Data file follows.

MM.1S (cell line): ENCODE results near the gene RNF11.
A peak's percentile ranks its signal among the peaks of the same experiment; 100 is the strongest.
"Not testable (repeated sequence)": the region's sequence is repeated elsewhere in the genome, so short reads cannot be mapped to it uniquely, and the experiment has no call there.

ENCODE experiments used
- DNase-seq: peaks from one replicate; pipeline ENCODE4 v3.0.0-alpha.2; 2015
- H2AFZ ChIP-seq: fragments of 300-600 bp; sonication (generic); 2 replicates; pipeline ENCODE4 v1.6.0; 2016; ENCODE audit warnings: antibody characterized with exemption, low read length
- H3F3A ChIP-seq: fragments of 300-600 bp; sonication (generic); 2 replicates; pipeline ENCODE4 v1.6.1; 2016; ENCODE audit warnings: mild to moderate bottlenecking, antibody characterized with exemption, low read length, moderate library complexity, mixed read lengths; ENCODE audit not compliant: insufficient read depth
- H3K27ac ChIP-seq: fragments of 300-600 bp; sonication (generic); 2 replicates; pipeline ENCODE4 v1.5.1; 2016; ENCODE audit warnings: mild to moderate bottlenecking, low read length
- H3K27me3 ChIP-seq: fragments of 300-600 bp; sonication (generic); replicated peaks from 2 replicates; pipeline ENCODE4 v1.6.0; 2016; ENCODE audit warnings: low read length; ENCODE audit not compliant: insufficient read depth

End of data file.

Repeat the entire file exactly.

MM.1S (cell line): ENCODE results near the gene RNF11.
A peak's percentile ranks its signal among the peaks of the same experiment; 100 is the strongest.
"Not testable (repeated sequence)": the region's sequence is repeated elsewhere in the genome, so short reads cannot be mapped to it uniquely, and the experiment has no call there.

ENCODE experiments used
- DNase-seq: peaks from one replicate; pipeline ENCODE4 v3.0.0-alpha.2; 2015
- H2AFZ ChIP-seq: fragments of 300-600 bp; sonication (generic); 2 replicates; pipeline ENCODE4 v1.6.0; 2016; ENCODE audit warnings: antibody characterized with exemption, low read length
- H3F3A ChIP-seq: fragments of 300-600 bp; sonication (generic); 2 replicates; pipeline ENCODE4 v1.6.1; 2016; ENCODE audit warnings: mild to moderate bottlenecking, antibody characterized with exemption, low read length, moderate library complexity, mixed read lengths; ENCODE audit not compliant: insufficient read depth
- H3K27ac ChIP-seq: fragments of 300-600 bp; sonication (generic); 2 replicates; pipeline ENCODE4 v1.5.1; 2016; ENCODE audit warnings: mild to moderate bottlenecking, low read length
- H3K27me3 ChIP-seq: fragments of 300-600 bp; sonication (generic); replicated peaks from 2 replicates; pipeline ENCODE4 v1.6.0; 2016; ENCODE audit warnings: low read length; ENCODE audit not compliant: insufficient read depth